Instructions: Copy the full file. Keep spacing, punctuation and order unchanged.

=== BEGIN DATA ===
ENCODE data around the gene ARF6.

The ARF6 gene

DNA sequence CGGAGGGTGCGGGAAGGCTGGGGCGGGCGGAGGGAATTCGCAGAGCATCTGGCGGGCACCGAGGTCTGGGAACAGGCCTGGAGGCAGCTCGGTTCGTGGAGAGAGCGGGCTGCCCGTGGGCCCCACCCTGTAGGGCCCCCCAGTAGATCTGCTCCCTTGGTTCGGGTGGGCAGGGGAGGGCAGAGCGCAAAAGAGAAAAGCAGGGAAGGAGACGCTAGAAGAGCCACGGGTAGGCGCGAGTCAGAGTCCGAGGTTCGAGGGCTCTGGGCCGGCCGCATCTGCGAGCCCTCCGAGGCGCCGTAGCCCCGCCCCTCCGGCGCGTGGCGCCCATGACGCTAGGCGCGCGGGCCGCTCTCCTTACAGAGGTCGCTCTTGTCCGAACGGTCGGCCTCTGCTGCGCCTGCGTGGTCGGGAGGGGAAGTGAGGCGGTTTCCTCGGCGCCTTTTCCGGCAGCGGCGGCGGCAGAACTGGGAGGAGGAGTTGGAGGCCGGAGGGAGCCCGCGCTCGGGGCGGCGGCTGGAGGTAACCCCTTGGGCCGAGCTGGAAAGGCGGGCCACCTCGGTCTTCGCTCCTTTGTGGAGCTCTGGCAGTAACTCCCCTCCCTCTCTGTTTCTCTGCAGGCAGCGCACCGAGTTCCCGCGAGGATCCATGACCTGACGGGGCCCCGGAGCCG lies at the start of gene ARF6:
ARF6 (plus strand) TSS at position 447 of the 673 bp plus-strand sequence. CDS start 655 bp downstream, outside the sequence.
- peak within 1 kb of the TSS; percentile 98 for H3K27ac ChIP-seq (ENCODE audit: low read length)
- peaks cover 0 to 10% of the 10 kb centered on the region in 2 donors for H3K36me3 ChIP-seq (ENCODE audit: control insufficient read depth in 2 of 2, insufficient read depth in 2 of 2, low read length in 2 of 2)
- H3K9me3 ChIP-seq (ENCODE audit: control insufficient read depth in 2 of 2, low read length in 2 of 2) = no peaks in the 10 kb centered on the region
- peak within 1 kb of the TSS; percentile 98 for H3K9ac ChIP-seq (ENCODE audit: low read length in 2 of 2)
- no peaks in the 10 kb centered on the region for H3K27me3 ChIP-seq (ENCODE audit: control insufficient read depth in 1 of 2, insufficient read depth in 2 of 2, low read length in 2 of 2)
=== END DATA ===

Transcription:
ENCODE data around the gene ARF6.

The ARF6 gene

DNA sequence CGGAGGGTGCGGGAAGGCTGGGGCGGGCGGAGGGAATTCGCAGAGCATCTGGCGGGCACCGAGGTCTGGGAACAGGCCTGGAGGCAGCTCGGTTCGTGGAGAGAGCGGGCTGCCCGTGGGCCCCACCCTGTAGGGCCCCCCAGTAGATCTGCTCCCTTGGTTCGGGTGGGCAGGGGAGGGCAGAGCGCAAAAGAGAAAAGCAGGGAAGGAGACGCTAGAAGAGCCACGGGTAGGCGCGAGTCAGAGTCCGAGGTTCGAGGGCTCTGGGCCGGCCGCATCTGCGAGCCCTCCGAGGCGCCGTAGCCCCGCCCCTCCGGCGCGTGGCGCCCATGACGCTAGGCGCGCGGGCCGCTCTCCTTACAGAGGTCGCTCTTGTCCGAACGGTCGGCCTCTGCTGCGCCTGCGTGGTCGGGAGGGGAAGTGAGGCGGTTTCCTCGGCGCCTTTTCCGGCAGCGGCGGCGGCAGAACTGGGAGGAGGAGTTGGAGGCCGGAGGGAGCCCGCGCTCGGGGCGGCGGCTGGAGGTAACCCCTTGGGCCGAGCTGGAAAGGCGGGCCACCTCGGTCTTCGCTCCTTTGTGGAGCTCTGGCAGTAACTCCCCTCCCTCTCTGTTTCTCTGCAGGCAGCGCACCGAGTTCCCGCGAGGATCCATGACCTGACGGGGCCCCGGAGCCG lies at the start of gene ARF6:
ARF6 (plus strand) TSS at position 447 of the 673 bp plus-strand sequence. CDS start 655 bp downstream, outside the sequence.
- peak within 1 kb of the TSS; percentile 98 for H3K27ac ChIP-seq (ENCODE audit: low read length)
- peaks cover 0 to 10% of the 10 kb centered on the region in 2 donors for H3K36me3 ChIP-seq (ENCODE audit: control insufficient read depth in 2 of 2, insufficient read depth in 2 of 2, low read length in 2 of 2)
- H3K9me3 ChIP-seq (ENCODE audit: control insufficient read depth in 2 of 2, low read length in 2 of 2) = no peaks in the 10 kb centered on the region
- peak within 1 kb of the TSS; percentile 98 for H3K9ac ChIP-seq (ENCODE audit: low read length in 2 of 2)
- no peaks in the 10 kb centered on the region for H3K27me3 ChIP-seq (ENCODE audit: control insufficient read depth in 1 of 2, insufficient read depth in 2 of 2, low read length in 2 of 2)